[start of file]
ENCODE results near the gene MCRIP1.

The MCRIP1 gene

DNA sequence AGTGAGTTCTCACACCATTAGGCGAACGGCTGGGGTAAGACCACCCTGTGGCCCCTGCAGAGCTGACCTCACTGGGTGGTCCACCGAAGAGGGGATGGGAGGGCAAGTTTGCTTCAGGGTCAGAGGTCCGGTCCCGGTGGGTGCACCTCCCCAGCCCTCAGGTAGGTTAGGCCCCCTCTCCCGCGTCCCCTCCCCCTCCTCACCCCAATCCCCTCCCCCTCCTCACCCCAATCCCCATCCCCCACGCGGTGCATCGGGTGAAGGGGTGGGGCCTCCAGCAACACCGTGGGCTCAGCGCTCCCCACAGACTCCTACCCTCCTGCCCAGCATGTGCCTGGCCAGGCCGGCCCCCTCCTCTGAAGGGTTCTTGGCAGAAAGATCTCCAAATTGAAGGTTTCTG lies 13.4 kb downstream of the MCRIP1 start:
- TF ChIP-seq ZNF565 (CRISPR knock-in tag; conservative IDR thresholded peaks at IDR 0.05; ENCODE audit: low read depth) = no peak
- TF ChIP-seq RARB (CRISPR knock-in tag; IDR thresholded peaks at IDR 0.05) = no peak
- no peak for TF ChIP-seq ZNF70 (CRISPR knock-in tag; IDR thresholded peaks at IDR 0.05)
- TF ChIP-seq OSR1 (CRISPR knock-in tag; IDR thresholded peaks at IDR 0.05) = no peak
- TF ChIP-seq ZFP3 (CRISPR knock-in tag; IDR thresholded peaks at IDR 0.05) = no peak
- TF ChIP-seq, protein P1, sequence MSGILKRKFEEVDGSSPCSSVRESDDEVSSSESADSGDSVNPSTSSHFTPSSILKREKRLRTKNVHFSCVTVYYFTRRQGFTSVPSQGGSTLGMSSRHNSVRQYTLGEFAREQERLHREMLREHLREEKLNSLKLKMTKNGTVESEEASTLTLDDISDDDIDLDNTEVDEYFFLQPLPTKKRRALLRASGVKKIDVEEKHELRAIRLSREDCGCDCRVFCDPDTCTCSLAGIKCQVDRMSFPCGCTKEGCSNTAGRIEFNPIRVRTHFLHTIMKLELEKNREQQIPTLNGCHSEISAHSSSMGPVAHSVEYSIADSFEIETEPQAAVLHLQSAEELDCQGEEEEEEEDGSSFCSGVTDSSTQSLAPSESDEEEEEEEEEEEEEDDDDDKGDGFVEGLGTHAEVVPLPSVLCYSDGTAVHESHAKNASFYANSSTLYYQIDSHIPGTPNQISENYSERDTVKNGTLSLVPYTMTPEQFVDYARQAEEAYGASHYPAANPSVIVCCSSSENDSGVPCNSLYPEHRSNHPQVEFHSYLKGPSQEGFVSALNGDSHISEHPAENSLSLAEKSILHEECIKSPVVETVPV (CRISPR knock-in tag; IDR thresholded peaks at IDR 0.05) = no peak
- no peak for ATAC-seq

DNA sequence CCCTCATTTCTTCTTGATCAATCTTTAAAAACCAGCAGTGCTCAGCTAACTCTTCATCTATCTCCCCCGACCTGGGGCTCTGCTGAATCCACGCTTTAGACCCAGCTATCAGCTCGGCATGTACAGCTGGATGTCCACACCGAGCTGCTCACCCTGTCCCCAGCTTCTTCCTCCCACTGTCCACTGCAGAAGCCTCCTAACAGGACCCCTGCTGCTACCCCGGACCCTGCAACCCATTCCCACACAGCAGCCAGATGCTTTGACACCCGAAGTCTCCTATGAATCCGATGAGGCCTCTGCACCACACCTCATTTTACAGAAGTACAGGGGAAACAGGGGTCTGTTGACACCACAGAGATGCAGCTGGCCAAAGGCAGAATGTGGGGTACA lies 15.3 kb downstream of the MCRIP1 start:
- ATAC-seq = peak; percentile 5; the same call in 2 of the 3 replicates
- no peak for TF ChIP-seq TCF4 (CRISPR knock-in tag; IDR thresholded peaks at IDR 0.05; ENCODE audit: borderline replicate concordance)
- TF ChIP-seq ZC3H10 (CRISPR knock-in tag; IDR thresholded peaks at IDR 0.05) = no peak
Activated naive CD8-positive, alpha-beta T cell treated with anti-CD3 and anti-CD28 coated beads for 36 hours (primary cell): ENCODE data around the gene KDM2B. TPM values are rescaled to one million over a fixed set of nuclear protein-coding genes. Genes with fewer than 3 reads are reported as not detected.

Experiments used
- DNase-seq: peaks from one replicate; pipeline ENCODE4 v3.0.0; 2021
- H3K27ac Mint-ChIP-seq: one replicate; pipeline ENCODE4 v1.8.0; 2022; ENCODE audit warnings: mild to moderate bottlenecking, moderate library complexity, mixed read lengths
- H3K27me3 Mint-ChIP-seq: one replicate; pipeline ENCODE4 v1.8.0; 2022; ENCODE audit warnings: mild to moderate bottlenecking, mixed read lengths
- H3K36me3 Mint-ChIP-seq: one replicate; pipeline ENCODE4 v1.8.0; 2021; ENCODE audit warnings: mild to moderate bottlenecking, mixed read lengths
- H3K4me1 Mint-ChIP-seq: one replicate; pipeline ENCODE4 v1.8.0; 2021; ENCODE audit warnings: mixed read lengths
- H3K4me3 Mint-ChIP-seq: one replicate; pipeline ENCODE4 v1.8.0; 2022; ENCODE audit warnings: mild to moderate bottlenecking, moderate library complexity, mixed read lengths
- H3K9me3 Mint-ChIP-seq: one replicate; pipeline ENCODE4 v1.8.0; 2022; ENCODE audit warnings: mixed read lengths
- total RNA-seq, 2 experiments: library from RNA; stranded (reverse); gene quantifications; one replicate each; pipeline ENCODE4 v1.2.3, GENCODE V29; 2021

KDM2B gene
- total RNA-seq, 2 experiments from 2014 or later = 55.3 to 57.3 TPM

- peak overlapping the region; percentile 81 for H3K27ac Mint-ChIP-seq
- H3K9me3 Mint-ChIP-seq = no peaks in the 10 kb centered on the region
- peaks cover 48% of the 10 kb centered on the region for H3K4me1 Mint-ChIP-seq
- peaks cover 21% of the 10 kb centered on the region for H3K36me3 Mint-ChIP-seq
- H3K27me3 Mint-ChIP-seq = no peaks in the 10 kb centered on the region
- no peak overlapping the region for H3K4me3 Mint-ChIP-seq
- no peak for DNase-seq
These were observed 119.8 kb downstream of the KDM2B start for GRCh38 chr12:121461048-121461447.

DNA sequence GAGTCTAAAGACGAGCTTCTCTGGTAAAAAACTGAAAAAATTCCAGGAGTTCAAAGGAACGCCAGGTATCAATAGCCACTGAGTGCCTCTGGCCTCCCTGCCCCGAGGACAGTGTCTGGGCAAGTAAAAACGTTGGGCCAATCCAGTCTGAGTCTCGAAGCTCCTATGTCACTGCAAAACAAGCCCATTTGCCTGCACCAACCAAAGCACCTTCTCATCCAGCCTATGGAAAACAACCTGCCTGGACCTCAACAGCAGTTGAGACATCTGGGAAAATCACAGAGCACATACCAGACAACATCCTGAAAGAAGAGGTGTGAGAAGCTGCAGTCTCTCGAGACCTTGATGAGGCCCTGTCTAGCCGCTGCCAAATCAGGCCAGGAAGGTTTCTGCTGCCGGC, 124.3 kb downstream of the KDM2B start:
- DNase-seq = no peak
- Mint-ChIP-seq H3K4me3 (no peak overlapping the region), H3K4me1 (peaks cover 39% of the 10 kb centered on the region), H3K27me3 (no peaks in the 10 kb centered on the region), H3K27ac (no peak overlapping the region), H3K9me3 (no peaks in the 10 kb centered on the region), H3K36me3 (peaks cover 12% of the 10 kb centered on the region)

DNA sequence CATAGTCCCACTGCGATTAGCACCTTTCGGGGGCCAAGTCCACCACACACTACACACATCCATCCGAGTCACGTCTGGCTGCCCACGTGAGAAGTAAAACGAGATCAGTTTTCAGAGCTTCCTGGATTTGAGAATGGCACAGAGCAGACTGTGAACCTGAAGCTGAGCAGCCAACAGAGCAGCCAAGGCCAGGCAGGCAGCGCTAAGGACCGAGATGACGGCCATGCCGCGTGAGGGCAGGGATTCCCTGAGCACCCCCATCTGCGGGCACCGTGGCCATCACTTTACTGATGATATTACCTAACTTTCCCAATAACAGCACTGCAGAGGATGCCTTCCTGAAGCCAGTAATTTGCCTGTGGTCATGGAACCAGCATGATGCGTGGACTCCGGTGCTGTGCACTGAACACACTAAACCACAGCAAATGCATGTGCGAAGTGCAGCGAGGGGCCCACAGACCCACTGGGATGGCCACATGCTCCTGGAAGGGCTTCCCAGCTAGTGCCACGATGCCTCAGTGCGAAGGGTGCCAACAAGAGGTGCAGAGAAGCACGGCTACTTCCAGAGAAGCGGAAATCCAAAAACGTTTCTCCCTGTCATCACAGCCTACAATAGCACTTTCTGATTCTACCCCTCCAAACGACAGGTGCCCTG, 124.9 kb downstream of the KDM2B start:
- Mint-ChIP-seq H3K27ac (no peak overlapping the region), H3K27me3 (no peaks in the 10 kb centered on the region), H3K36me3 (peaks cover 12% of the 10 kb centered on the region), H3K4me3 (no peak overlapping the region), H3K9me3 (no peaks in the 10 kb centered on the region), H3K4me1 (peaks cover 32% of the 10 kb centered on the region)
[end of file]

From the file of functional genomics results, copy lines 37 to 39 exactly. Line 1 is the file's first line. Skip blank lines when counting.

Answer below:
- Mint-ChIP-seq H3K4me3 (no peak overlapping the region), H3K4me1 (peaks cover 39% of the 10 kb centered on the region), H3K27me3 (no peaks in the 10 kb centered on the region), H3K27ac (no peak overlapping the region), H3K9me3 (no peaks in the 10 kb centered on the region), H3K36me3 (peaks cover 12% of the 10 kb centered on the region)

DNA sequence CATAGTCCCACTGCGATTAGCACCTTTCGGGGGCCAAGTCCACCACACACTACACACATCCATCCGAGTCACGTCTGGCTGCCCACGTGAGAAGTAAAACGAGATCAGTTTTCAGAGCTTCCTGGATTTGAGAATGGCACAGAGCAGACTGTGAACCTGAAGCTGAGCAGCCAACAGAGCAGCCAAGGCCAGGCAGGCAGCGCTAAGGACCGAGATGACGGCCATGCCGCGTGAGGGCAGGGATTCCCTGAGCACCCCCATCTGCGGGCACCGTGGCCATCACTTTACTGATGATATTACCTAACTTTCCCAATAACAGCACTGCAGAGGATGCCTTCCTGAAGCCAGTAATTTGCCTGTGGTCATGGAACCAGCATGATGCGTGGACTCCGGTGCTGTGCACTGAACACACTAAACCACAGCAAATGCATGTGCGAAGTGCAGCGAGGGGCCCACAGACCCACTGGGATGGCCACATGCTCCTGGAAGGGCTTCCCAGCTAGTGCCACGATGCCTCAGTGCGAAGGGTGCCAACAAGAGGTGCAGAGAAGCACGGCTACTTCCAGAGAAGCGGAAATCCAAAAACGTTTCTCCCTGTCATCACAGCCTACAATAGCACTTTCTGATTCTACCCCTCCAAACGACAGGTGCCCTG, 124.9 kb downstream of the KDM2B start:
- Mint-ChIP-seq H3K27ac (no peak overlapping the region), H3K27me3 (no peaks in the 10 kb centered on the region), H3K36me3 (peaks cover 12% of the 10 kb centered on the region), H3K4me3 (no peak overlapping the region), H3K9me3 (no peaks in the 10 kb centered on the region), H3K4me1 (peaks cover 32% of the 10 kb centered on the region)